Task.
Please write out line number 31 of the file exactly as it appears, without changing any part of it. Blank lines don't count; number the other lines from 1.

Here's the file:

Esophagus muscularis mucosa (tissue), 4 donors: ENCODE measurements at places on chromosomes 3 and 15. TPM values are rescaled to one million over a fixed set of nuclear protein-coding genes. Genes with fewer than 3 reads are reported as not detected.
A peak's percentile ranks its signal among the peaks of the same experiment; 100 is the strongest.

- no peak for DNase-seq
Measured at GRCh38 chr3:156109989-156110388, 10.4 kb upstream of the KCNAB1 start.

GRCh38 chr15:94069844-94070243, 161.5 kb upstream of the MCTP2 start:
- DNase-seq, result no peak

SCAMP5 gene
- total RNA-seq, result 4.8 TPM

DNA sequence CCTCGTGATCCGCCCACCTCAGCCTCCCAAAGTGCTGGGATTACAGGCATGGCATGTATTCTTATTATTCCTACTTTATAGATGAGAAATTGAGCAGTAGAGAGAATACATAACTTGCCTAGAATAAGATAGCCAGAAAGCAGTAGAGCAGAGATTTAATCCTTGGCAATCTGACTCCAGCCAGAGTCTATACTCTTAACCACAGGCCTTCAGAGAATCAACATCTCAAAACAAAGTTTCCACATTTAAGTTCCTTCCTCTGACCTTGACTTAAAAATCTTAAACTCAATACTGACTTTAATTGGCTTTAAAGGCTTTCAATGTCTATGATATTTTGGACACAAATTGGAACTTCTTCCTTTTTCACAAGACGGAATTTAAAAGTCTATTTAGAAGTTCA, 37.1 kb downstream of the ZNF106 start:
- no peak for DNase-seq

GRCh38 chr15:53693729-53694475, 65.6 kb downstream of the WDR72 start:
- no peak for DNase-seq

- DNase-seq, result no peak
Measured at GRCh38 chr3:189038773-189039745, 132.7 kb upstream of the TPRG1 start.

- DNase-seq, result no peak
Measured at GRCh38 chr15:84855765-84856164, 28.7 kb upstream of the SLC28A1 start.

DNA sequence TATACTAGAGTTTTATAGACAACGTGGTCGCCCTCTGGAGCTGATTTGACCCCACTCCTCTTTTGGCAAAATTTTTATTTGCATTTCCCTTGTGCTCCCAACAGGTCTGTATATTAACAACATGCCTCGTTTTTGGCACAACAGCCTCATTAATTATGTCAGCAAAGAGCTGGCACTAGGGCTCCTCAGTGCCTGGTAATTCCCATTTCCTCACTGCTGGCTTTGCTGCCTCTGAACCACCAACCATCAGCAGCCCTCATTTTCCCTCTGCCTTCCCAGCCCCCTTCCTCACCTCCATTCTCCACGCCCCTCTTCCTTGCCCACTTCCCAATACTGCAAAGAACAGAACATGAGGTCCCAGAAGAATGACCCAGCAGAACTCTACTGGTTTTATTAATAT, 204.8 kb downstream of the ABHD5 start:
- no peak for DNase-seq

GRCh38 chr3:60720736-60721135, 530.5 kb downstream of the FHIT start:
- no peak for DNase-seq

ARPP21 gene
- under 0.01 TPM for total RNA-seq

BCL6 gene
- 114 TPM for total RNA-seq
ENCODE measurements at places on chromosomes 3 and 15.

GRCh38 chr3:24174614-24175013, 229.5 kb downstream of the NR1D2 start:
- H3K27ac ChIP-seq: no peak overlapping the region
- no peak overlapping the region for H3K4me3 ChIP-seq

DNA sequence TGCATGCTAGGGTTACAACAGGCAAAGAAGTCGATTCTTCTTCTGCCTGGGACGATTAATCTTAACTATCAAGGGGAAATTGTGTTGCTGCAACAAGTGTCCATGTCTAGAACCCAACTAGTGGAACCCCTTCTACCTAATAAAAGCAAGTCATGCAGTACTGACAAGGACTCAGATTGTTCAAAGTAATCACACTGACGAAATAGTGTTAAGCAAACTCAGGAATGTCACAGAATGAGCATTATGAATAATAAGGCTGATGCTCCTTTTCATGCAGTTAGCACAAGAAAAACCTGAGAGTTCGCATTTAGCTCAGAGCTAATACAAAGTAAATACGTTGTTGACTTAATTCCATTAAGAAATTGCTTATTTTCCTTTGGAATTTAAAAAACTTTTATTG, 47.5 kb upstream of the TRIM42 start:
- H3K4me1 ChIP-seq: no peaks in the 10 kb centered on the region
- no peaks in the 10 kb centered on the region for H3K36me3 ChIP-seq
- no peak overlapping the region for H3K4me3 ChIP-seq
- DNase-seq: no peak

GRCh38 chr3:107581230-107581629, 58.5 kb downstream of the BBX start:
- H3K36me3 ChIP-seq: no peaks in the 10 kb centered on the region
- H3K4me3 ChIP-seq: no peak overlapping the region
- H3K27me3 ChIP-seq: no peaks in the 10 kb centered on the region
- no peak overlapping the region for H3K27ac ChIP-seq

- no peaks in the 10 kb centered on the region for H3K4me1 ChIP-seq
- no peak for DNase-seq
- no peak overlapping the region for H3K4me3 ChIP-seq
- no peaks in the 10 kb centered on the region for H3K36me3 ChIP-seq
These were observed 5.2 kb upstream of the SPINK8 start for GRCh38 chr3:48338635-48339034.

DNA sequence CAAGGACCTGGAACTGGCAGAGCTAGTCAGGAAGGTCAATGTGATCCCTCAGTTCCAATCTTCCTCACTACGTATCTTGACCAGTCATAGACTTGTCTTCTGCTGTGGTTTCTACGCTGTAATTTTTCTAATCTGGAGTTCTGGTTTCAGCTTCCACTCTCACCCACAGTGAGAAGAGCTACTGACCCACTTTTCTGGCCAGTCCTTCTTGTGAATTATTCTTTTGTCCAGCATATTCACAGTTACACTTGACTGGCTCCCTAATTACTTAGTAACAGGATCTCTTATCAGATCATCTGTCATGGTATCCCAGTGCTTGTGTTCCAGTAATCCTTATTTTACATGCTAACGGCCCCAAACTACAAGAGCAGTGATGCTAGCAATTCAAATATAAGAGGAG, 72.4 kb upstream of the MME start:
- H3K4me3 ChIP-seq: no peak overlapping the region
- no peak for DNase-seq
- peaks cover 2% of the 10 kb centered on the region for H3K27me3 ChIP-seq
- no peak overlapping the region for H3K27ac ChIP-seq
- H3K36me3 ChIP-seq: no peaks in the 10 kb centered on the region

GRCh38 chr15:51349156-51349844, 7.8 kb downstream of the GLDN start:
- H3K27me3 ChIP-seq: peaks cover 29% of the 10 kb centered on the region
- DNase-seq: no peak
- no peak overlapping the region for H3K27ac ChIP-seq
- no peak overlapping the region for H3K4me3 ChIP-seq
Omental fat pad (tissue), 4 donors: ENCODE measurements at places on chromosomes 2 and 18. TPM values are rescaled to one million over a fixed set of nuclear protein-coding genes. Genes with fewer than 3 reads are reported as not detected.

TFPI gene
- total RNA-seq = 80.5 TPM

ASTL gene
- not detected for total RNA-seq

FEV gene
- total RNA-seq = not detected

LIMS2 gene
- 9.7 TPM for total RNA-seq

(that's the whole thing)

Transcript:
- no peaks in the 10 kb centered on the region for H3K36me3 ChIP-seq